Cancer metastasis is a primary cause of cancer death. Hispolon is an active phenolic compound of Phellinus linteus, a mushroom that has recently been shown to have antioxidant and anticancer activities. In this study, we first observed that hispolon exerted a dose-dependent inhibitory effect on invasion and motility, but not on adhesion, of the highly metastatic SK-Hep1 cells in the absence of cytotoxicity. Mechanistically, hispolon decreased the expression of matrix metalloproteinase-2 (MMP-2), matrix metalloproteinase-9 (MMP-9), and urokinase-plasminogen activator (uPA) in a concentration-dependent manner. Hispolon also inhibited phosphorylation of extracellular signaling-regulating kinase1/2 (ERK1/2), phosphatidylinositol-3-kinase/serine/threonine protein kinase (or protein kinase B (PI3K/Akt), and focal adhesion kinase (FAK). Furthermore, treatment of SK-Hep1 cells with an inhibitor specific for ERK1/2 (PD98256) decreased the expression of MMP-2, and MMP-9. These results demonstrate that hispolon can inhibit the metastasis of SK-Hep1 cells by reduced expression of MMP-2, MMP-9, and uPA through the suppression of the FAK signaling pathway and of the activity of PI3K/Akt and Ras homologue gene family, member A (RhoA). These findings suggest that hispolon may be used as an antimetastatic agent.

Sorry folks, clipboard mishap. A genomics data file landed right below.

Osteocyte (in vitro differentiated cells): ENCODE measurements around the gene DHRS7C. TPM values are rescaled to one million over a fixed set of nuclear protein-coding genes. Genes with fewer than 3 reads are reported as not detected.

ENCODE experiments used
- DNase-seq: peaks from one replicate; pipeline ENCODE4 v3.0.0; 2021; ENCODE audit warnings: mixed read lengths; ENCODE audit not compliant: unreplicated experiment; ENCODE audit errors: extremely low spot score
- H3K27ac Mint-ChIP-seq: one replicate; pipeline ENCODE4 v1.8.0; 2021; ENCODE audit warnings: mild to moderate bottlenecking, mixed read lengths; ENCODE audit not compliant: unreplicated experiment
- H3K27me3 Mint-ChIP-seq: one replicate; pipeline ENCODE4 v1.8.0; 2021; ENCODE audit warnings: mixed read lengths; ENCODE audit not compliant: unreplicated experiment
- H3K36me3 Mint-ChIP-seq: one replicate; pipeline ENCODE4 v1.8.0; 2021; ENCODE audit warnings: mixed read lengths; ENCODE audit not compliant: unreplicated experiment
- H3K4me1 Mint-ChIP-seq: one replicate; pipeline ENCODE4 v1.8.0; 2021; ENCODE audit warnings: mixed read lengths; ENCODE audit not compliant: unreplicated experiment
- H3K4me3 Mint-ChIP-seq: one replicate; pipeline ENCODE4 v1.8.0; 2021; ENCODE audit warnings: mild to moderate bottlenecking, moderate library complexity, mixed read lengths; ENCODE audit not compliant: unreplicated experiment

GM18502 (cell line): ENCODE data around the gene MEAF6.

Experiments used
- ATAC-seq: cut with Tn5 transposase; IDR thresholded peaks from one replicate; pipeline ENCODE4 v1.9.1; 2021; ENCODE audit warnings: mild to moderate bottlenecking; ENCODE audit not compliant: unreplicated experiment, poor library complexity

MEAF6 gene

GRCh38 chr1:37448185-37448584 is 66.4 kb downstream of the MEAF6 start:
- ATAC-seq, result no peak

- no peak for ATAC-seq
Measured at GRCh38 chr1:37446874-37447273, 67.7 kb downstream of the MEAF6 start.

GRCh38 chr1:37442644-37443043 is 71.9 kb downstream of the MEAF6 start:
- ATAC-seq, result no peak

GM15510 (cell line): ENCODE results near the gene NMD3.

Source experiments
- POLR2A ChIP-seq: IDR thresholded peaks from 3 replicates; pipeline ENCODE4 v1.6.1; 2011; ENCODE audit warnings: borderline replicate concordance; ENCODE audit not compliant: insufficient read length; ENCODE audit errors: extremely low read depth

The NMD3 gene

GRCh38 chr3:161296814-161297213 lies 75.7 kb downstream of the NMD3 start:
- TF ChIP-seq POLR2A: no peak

ASJC Scopus subject areas
- Agricultural and Biological Sciences(all)